A new way to WHALEWATCH

October 13, 2015
Despite the end of commercial whaling, many whale populations have been slow to increase in number, and one of the reasons for this is continued human-induced mortality. Human impacts including collisions with vessels, entanglement in fishing gear and exposure to underwater noise are major sources of disturbance, injury and mortality to large whales.

The Lost Years Project: Tracking Young Sea Turtles

October 13, 2015
CBL Research Assistant Professor Dr. Helen Bailey and her student Aimee Hoover are working with The Leatherback Trust on a project that investigates the migration of young leatherback sea turtles between when they leave their nesting beach as hatchlings and the time they reach maturity. This period is known as “the lost years” because even today, not much is known about where turtles travel during this time.

UMCES scientists win Best Paper of the Year award from American Fisheries Society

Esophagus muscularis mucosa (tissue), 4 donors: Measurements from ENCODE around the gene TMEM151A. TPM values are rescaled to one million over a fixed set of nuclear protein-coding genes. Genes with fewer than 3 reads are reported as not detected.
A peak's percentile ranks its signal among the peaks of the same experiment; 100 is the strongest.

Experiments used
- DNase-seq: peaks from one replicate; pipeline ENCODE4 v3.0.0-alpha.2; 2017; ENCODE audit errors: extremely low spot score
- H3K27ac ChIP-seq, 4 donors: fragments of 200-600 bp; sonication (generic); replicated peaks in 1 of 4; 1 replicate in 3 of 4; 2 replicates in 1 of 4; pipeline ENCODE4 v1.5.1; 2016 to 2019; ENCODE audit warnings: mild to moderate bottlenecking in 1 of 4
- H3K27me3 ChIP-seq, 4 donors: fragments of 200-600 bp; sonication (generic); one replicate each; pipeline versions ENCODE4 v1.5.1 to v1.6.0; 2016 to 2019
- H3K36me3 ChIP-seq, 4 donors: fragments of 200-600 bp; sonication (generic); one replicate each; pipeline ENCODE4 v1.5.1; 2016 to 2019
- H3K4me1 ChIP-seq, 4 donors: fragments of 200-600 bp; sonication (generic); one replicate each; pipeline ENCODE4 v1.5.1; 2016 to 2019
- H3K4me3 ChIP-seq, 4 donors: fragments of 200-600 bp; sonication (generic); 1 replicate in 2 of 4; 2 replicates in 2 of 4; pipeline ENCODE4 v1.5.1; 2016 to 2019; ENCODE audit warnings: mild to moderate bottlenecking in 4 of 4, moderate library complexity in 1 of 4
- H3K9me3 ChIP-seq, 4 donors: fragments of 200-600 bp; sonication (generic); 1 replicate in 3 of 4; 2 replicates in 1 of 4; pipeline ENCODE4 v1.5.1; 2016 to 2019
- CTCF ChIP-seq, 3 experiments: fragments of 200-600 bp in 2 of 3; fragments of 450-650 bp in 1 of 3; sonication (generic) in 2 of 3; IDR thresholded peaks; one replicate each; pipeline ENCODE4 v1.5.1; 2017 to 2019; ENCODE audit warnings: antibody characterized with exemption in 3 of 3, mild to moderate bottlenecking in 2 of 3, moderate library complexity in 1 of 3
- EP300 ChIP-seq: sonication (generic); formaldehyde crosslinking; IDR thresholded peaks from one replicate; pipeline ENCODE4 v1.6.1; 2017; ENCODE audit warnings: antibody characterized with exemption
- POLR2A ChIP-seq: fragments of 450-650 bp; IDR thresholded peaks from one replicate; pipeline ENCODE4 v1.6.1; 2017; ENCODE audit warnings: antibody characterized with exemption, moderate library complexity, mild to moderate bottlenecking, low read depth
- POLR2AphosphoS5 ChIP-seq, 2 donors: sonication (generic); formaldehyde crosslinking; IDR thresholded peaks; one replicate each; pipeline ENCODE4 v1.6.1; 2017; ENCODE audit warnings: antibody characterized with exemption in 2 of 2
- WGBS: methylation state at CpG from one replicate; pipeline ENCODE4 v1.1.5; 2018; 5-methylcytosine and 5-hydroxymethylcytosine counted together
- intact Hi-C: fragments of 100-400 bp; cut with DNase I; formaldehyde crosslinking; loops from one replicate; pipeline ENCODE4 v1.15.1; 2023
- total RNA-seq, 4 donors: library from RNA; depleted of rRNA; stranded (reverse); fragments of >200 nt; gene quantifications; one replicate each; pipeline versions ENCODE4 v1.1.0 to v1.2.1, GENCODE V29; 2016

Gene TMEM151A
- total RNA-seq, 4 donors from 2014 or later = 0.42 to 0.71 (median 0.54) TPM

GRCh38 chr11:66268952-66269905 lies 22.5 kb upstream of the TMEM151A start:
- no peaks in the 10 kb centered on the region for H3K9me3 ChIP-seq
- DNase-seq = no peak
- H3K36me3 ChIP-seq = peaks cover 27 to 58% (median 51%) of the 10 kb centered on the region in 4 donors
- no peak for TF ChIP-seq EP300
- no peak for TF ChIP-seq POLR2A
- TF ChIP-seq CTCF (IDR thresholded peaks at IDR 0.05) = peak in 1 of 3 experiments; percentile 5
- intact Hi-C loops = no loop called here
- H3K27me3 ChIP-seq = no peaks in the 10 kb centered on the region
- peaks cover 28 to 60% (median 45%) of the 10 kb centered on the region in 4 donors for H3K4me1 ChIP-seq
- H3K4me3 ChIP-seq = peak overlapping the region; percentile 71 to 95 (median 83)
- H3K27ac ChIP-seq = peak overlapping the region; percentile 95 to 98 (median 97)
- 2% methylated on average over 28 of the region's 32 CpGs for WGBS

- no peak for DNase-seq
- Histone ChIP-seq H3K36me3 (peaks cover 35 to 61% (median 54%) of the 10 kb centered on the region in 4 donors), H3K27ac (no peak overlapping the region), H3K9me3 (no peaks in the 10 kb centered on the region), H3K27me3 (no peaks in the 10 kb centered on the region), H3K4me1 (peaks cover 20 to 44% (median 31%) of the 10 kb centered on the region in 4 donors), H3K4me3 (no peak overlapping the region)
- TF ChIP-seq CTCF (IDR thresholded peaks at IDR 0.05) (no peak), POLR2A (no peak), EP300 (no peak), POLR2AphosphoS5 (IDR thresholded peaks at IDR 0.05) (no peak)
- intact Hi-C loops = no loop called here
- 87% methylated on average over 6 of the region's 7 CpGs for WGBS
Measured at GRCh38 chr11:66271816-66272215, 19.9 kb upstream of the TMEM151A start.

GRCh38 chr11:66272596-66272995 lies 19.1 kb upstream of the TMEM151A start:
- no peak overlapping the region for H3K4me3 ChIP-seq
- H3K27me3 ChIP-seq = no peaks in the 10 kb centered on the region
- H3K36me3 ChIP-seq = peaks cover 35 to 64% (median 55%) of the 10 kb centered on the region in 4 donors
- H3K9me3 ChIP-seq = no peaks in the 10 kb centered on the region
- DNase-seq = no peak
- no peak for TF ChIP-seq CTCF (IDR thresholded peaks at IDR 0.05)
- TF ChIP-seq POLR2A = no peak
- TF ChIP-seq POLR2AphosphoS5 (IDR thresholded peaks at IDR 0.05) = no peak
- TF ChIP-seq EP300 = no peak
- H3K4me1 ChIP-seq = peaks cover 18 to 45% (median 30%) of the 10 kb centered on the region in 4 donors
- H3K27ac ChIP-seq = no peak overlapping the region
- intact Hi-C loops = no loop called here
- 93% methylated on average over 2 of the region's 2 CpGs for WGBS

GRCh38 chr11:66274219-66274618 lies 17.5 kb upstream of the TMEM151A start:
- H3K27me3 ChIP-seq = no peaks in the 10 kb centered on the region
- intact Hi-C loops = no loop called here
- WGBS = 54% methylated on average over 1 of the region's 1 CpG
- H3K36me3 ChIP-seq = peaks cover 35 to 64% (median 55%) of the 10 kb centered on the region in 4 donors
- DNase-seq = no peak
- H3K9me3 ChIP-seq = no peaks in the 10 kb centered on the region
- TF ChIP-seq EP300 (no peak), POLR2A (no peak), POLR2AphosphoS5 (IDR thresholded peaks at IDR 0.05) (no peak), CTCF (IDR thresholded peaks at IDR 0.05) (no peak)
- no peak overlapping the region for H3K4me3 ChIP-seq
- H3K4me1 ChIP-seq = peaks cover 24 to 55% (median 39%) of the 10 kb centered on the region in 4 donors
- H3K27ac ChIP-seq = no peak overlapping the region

October 13, 2015
UMCES' Chesapeake Biological Laboratory (CBL) alumnus Adam Peer and CBL Director Dr. Tom Miller were recipients of the Best Paper of the Year 2014 awarded by the American Fisheries Society for its journal North American Journal of Fisheries Management.

Through Rain and Cold, the Monitoring Must Go On

October 13, 2015
To study restored streams in Anne Arundel County, Filoso went driving by day and sometimes by night, in summer and in winter. Every two weeks, in daylight, she collected water samples from the streams for chemical analyses.

PAST: Potomac & Atlantic Striped Bass Telemetry

October 13, 2015
CBL Professor Dr. David Secor is tracking the migration patterns of the Chesapeake’s most popular fish to catch and eat: the striped bass.